Original article

Scand J Work Environ Health 2008;34(1):48-54    pdf

doi:10.5271/sjweh.1163

Job strain and arteriosclerosis in three different types of arteries among male Japanese factory workers

by Michikawa T, Nishiwaki Y, Nomiyama T, Uemura T, O’Uchi T, Sakurai H, Omae K, Takebayashi T

Objectives This study evaluated the association between job strain and subclinical indicators of arteriosclerosis simultaneously in the cerebral artery, the aorta, and the carotid artery.

Methods The participants in this cross-sectional study consisted of 352 male factory workers between the ages of 24.9 to 55.8 (mean 41.7) years who had not been exposed to any hazardous chemicals in Japan. Job strain was measured using a Japanese version of the Job Content Questionnaire developed by Karasek. The following subclinical indicators of arteriosclerosis were examined by noninvasive procedures: hyperintense spots in T2-weighted images in brain magnetic resonance imaging (MRI), pulse wave velocity of the aorta, and the stiffness parameter of the carotid artery using ultrasound and systolic and diastolic blood pressure.

Results After control for potential confounders, high job strain was associated with an increased prevalence of hyperintense spots (adjusted odds ratio 2.53, 95% confidence interval 1.14–5.63), and elevated pulse-wave velocity (adjusted increase in percent 3.5, 95% confidence interval 0.0–6.9). The stiffness parameter tended to be elevated in the high job-strain group although this trend was not statistically significant. Job strain showed no relation to blood pressure.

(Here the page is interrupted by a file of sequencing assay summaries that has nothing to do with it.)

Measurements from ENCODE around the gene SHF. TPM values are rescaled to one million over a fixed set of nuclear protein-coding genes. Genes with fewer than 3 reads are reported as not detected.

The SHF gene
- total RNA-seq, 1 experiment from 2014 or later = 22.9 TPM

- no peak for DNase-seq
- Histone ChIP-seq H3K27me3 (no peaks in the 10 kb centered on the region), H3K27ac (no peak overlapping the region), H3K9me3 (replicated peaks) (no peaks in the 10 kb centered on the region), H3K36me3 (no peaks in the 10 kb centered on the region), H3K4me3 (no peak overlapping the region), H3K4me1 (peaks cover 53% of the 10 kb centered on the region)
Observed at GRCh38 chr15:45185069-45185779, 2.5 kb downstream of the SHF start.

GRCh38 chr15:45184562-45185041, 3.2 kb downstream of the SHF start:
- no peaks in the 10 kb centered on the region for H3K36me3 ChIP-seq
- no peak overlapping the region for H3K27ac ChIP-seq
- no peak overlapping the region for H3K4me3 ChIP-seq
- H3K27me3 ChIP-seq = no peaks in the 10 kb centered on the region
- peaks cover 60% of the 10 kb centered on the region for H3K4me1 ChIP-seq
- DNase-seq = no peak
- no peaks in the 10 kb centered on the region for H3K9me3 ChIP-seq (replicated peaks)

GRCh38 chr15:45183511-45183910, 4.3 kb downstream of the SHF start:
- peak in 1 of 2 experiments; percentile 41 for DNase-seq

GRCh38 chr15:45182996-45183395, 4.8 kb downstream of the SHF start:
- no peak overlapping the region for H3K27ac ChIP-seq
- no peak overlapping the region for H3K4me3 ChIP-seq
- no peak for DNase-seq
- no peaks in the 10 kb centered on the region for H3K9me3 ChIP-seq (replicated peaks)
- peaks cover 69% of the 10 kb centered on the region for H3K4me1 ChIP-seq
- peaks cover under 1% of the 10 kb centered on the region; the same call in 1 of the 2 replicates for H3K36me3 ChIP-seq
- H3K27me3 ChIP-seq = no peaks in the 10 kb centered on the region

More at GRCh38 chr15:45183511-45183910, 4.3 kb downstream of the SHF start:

Conclusions In this study, job strain was associated with subclinical indicators of arteriosclerosis in different arteries although the association was not statistically significant for the carotid artery. New information is offered by brain MRI for arteriosclerosis in the cerebral artery. An increase in hyperintense spots may explain the link between job strain and cerebrovascular disease.

This article refers to the following texts of the Journal: 2006;32(6):431-442  2004;30(2):85-128  2005;31(5):352-359  2006;32(6):413-419